The Travels of Marco Polo, by Marco Polo

Chapter I.

Of Cublay Kaan, the Great Kaan Now Reigning, and of His Great Puissance.

Now am I come to that part of our Book in which I shall tell you of the great and wonderful magnificence of the Great Kaan now reigning, by name CUBLAY KAAN; Kaan being a title which signifyeth “The Great Lord of Lords,” or Emperor. And of a surety he hath good right to such a title, for all men know for a certain truth that he is the most potent man, as regards forces and lands and treasure, that existeth in the world, or ever hath existed from the time of our First Father Adam until this day. All this I will make clear to you for truth, in this book of ours, so that every one shall be fain to acknowledge that he is the greatest Lord that is now in the world, or ever hath been. And now ye shall hear how and wherefore.1

NOTE 1. — According to Sanang Setzen, Chinghiz himself discerned young Kúblái’s superiority. On his deathbed he said: “The words of the lad Kúblái are well worth attention; see, all of you, that ye heed what he says! One day he will sit in my seat and bring you good fortune such as you have had in my day!” (p. 105).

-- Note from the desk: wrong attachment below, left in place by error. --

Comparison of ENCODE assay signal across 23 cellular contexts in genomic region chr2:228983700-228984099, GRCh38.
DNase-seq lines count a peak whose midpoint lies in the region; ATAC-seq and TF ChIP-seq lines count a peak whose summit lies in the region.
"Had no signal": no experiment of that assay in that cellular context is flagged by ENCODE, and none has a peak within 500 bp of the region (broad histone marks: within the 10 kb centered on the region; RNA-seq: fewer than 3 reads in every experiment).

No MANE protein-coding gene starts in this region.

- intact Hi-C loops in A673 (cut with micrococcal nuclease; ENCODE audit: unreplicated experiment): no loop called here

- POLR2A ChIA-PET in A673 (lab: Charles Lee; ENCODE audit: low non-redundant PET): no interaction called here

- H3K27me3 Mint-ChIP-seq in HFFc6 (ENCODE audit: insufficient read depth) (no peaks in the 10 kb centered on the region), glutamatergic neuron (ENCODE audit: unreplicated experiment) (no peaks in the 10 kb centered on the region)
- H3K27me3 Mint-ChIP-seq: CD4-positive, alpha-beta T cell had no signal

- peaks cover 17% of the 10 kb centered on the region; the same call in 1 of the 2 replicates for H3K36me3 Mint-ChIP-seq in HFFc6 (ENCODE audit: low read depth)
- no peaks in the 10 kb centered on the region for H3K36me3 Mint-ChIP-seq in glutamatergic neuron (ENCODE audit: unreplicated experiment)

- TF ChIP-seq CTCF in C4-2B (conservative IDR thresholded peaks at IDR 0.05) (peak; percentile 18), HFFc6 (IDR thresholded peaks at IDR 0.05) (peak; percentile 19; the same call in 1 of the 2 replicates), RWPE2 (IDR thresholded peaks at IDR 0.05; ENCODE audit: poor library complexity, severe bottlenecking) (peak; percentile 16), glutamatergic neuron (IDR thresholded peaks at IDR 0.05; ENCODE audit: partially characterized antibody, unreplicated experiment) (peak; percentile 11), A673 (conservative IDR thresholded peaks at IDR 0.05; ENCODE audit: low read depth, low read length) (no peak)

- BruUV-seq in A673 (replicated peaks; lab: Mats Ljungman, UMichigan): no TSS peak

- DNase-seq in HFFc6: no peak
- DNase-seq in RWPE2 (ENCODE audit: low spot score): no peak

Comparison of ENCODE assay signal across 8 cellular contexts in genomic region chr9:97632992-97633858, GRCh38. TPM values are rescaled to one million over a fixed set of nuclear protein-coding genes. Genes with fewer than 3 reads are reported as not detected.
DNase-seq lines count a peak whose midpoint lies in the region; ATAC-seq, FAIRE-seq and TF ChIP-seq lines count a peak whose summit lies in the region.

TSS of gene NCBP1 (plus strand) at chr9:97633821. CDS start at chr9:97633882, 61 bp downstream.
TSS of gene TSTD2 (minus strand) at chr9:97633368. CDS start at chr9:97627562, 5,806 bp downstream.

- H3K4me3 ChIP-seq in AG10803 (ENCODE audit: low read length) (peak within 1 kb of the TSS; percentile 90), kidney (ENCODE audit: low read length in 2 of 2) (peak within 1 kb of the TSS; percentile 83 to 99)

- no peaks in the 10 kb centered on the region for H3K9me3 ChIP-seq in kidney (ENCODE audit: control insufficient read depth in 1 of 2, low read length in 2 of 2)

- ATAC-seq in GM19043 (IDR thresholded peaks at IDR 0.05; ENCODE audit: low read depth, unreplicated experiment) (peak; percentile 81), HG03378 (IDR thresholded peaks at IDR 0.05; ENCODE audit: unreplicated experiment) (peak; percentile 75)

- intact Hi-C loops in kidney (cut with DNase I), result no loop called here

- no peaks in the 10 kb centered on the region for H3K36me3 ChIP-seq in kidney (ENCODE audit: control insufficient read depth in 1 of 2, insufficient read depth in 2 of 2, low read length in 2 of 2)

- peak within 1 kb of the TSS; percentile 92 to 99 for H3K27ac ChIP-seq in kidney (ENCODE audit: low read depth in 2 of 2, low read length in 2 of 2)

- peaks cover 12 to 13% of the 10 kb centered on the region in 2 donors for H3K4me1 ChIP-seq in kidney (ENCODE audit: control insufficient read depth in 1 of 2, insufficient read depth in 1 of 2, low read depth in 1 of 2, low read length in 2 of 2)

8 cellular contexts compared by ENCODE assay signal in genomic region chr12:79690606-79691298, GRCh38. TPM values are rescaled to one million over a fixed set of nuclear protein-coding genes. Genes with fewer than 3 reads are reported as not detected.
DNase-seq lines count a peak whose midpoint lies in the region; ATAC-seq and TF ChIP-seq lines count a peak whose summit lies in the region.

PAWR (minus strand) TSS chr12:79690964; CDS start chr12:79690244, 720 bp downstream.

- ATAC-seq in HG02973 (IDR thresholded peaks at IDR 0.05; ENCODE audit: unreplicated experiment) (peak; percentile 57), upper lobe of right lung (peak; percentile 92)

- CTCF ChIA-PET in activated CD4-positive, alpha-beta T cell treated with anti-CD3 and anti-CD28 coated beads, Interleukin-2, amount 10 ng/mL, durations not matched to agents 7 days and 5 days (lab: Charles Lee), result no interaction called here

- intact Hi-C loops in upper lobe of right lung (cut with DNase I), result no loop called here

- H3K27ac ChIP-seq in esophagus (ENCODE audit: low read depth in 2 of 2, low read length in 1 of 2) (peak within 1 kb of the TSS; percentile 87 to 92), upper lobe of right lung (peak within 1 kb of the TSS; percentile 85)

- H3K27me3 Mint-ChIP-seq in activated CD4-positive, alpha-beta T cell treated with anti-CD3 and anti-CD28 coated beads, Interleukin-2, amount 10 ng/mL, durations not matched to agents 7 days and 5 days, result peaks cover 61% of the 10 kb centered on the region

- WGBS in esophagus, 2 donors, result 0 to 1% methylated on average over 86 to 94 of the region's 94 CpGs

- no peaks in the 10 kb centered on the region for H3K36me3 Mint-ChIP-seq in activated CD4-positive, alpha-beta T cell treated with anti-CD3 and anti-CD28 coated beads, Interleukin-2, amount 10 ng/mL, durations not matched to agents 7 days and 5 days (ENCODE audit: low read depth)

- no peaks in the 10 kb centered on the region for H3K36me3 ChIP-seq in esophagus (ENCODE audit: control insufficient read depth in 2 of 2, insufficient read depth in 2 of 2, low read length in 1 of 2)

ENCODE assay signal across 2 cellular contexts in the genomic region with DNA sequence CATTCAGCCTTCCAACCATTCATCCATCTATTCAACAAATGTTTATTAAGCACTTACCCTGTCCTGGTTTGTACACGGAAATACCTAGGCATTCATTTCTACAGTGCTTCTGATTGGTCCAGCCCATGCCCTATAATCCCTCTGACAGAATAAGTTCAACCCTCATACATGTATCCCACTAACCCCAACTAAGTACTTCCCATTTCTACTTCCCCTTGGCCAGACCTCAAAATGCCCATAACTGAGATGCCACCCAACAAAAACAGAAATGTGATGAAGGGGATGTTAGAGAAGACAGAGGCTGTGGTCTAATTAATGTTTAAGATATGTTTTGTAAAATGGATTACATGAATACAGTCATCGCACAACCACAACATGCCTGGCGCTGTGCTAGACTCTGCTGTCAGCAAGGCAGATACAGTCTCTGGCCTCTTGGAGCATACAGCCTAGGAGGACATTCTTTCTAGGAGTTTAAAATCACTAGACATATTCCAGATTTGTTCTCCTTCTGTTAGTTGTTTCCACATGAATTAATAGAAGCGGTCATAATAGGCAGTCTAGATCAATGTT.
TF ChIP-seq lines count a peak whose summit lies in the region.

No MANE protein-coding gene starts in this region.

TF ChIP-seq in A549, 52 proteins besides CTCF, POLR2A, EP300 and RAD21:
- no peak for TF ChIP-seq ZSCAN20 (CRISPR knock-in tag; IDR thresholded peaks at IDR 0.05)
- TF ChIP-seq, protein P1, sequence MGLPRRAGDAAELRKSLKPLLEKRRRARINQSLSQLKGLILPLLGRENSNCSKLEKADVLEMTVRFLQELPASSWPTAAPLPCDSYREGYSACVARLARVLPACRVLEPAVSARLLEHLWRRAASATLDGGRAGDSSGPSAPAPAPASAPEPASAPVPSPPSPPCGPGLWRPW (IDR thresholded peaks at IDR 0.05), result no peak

The Persian history of Wassáf thus exalts Kúblái: “Although from the frontiers of this country (‘Irák) to the Centre of Empire, the Focus of the Universe, the genial abode of the ever-Fortunate Emperor and Just Kaan, is a whole year’s journey, yet the stories that have been spread abroad, even in these parts, of his glorious deeds, his institutes, his decisions, his justice, the largeness and acuteness of his intellect, his correctness of judgment, his great powers of administration, from the mouths of credible witnesses, of well-known merchants and eminent travellers, are so surpassing, that one beam of his glories, one fraction of his great qualities, suffices to eclipse all that history tells of the Caesars of Rome, of the Chosroes of Persia, of the Khagans of China, of the (Himyarite) Kails of Arabia, of the Tobbas of Yemen, and the Rajas of India, of the monarchs of the houses of Sassan and Búya, and of the Seljukian Sultans.” (Hammer’s Wassaf, orig. p. 37.)

Some remarks on Kúblái and his government by a Chinese author, in a more rational and discriminative tone, will be found below under ch. xxiii., note 2.

A curious Low–German MS. at Cologne, giving an account of the East, says of the “Keyser von Kathagien — syn recht Name is der groisse Hunt!” (Magnus Canis, the Big Bow-wow as it were. See Orient und Occident, vol. i. p. 640.)

Last updated Sunday, March 27, 2016 at 11:59